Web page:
Emerging from the opening two days at this year’s Tour de France has left Alejandro Valverde relieved, ahead of one final test around the narrow and seemingly nervous island of Corsica. The Movistar leader and his squad has been more or less lucky to escape the opening day’s chaos with Rui Costa the only rider to sustain a light injury to his right-hand wrist - when many teams have been left bandaged and bruised after just two days of the 100th edition.
A hot day under the Corsica sun on Stage 2 was thought to potentially provide another opportunity for the fast men but it was more difficult that initially expected. Valverde was amongst the front-runners on the final Category 4 ascent and said that while the day took its toll on the bunch, he was pleased to make it through another "feared" stage.
"I'm happy because we made it through another day. It was the first one in proper heat and that's an important marker because you get more tired towards the finish. We saved the day and did not lose time but the truth is that it was quite a demanding stage. It was the first day with mountains and that always feels a little weird but the feelings are still good," said Valverde on his team site.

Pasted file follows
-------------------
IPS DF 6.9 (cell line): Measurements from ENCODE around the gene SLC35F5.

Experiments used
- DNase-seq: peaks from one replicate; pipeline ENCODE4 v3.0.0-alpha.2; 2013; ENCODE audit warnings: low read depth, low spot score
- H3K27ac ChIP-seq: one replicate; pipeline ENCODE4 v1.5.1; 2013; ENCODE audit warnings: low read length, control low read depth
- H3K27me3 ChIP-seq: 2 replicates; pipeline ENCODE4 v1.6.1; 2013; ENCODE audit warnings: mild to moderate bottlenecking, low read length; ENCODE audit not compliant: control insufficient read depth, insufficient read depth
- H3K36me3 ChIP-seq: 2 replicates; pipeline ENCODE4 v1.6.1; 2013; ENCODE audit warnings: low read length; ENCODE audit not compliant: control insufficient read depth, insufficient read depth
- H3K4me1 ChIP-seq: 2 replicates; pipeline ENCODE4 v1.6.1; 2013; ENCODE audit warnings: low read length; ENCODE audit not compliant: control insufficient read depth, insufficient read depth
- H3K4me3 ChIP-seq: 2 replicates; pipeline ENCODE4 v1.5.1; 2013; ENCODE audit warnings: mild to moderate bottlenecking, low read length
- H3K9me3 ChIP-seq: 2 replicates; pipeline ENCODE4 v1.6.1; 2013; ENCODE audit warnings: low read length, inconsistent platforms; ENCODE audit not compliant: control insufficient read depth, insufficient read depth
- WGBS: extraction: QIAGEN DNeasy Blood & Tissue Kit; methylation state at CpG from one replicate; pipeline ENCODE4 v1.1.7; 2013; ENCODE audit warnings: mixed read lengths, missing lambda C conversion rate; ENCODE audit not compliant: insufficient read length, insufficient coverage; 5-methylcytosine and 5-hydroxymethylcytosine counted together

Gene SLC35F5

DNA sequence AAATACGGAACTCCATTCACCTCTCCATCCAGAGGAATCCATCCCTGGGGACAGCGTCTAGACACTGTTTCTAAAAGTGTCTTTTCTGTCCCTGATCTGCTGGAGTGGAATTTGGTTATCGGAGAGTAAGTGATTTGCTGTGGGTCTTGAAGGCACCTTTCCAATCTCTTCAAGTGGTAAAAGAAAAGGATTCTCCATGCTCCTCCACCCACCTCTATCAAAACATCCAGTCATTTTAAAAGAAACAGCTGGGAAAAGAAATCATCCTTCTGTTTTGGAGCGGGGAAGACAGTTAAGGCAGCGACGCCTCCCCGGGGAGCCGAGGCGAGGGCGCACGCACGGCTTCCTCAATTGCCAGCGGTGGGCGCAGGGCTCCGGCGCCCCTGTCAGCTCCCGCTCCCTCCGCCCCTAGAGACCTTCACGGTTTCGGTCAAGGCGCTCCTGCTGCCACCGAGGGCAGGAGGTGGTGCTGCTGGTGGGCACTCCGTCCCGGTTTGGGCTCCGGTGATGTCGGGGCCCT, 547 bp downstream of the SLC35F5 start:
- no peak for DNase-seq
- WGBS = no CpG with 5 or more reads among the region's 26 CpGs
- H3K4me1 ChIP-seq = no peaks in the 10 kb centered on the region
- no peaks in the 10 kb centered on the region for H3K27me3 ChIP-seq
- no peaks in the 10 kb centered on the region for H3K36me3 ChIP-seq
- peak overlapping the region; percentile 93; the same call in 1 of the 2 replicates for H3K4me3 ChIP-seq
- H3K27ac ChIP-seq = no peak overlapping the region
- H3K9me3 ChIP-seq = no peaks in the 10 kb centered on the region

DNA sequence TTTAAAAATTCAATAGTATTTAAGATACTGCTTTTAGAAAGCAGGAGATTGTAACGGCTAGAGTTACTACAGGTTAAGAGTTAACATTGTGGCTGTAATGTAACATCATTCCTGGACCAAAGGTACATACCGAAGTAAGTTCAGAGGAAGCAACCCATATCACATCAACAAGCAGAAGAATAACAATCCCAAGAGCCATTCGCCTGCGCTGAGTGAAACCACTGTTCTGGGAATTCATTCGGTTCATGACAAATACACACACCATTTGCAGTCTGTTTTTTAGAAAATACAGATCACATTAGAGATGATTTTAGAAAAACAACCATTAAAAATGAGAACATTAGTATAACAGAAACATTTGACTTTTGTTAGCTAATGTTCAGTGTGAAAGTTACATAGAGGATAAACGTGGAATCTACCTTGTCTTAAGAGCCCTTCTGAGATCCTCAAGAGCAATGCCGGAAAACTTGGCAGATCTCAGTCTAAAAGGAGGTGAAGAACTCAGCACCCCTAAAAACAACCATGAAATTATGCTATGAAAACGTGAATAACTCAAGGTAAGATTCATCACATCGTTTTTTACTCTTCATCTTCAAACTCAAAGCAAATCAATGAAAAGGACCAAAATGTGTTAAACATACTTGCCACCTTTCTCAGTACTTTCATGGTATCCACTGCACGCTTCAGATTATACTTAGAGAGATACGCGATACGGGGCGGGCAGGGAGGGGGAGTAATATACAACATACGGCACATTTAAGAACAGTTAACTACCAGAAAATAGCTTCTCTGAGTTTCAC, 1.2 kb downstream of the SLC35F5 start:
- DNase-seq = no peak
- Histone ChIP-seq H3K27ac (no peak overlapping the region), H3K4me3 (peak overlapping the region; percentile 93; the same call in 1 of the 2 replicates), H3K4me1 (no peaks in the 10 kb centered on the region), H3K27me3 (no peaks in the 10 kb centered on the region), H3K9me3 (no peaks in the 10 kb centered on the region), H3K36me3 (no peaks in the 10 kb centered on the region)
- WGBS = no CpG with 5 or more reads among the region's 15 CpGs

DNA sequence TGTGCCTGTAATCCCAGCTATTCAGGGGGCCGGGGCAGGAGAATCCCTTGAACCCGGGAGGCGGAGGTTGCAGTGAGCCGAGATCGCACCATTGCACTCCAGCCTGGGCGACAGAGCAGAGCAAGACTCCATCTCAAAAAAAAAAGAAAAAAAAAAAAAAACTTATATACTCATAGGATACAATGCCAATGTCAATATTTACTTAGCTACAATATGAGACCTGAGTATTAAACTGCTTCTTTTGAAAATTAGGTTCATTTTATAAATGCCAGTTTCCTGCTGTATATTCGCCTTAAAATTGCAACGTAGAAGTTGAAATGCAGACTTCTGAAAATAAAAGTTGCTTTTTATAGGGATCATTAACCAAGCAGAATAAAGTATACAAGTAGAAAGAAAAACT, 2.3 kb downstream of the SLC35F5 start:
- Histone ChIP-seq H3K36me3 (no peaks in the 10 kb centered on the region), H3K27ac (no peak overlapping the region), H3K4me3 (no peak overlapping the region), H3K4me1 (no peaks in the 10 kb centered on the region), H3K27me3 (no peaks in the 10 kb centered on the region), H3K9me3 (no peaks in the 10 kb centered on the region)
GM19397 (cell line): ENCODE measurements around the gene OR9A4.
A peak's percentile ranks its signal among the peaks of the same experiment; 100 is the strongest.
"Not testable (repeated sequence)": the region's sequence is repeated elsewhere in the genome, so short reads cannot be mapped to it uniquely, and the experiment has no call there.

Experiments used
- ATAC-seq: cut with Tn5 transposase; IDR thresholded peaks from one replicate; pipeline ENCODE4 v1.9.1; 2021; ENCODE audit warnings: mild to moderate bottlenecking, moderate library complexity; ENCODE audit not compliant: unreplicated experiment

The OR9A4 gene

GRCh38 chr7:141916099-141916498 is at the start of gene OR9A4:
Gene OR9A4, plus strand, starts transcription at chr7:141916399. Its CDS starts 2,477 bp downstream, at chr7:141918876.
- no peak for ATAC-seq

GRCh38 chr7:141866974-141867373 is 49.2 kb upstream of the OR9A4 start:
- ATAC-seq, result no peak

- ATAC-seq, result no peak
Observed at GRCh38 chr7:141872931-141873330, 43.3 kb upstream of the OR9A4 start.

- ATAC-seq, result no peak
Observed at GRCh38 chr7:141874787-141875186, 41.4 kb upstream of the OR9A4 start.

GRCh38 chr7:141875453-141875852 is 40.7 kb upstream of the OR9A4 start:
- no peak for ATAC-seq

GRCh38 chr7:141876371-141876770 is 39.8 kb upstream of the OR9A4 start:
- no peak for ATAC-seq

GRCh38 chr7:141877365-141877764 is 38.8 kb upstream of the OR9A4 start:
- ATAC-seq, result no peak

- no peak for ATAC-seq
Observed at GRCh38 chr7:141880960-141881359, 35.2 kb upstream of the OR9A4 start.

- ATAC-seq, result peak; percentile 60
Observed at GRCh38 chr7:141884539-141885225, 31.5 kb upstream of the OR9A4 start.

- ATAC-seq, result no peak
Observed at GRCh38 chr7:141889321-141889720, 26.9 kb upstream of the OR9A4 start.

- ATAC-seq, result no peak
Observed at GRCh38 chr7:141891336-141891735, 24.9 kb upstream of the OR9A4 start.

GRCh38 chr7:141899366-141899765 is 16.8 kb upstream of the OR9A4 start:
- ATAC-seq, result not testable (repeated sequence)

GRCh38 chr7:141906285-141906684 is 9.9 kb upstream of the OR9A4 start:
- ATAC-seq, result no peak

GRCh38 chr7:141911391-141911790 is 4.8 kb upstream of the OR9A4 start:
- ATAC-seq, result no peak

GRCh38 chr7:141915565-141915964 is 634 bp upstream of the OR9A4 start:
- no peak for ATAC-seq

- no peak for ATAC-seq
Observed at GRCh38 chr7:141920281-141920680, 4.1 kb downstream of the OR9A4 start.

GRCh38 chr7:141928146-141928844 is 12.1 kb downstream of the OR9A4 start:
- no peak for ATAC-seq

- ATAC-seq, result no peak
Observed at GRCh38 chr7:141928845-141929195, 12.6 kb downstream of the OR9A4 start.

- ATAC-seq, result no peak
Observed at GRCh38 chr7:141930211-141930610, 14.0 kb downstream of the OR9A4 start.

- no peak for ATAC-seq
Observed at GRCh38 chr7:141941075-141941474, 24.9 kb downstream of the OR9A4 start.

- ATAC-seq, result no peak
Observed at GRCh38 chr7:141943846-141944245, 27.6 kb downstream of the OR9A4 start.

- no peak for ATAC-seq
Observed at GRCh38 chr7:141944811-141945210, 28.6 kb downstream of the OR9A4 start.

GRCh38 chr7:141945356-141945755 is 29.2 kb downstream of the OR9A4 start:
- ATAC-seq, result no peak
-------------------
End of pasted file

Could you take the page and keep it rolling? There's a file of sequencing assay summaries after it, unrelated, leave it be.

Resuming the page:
Valverde currently lies in 31st-place, a single second behind the new race leader and Stage 2 winner Jan Bakelants (RadioShack Leopard) but with the third and final stage around Corsica offering a more difficult parcour, the Spaniard is all too aware that it will be important to stay on point.
"We have made it through two of the three days [on Corsica] that we feared and we will have to see if tomorrow continues like this. It was a complicated stage today and tomorrow will be even greater because it will be very nervous. I expect it to pass smoothly thanks to my team that continues to be great. We've been extremely vigilant and that gives me peace of mind," he added.
While Valverde’s general classification ambitions didn’t play out exactly how he would have liked in last year’s Tour - mainly in part to spending two years away from competition due to his involvement with the blood-doping doctor Eufemiano Fuentes - he did manage to finish inside the top-20 and win a mountain stage.
With a full season of racing under his belt the 33-year-old is at the Grand Boucle with greater ambitions. This time he’s on the hunt for the podium and after taking second on GC at the 2012 edition of the Vuelta, along with winning three stages (two individual and the TTT) and the points classification, the Movistar captain could surprise some of his fellow GC contenders over the coming weeks.